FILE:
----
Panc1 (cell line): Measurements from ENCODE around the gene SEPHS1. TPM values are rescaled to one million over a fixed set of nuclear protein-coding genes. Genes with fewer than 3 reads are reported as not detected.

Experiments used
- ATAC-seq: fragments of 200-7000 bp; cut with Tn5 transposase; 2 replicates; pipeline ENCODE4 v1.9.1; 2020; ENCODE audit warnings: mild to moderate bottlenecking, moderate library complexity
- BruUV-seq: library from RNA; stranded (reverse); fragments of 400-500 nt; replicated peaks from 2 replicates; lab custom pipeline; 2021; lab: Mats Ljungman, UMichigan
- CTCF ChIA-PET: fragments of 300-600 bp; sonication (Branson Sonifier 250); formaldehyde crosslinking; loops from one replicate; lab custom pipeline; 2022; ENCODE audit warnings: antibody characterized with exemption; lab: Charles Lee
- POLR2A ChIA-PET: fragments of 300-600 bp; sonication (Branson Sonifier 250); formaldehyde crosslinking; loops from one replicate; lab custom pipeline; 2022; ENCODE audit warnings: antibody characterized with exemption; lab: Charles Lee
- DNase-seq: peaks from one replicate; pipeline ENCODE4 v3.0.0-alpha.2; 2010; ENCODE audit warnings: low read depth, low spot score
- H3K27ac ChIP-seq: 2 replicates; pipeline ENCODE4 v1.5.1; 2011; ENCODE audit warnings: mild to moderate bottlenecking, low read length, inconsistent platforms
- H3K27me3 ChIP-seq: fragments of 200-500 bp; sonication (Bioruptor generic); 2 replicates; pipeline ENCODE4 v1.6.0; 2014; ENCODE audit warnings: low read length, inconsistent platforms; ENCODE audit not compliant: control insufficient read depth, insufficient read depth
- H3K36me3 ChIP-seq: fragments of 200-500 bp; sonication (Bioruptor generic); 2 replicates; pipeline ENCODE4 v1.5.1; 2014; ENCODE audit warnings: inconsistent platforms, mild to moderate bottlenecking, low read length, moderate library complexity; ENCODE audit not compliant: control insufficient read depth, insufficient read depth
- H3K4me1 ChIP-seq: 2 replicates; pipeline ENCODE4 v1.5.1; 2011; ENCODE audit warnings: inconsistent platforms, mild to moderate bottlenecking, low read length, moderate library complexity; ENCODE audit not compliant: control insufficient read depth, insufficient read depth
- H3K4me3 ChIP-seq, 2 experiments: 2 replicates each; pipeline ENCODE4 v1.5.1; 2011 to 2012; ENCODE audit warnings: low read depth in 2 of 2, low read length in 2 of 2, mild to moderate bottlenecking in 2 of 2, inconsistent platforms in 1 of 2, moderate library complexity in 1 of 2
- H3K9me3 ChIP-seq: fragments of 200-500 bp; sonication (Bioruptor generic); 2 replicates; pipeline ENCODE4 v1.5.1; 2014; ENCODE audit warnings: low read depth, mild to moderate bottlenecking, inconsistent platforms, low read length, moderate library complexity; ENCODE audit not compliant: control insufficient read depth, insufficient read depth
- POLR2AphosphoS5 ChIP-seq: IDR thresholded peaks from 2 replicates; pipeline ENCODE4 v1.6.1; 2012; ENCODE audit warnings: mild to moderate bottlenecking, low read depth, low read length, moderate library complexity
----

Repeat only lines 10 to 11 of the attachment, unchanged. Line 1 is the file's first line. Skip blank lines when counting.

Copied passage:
- H3K36me3 ChIP-seq: fragments of 200-500 bp; sonication (Bioruptor generic); 2 replicates; pipeline ENCODE4 v1.5.1; 2014; ENCODE audit warnings: inconsistent platforms, mild to moderate bottlenecking, low read length, moderate library complexity; ENCODE audit not compliant: control insufficient read depth, insufficient read depth
- H3K4me1 ChIP-seq: 2 replicates; pipeline ENCODE4 v1.5.1; 2011; ENCODE audit warnings: inconsistent platforms, mild to moderate bottlenecking, low read length, moderate library complexity; ENCODE audit not compliant: control insufficient read depth, insufficient read depth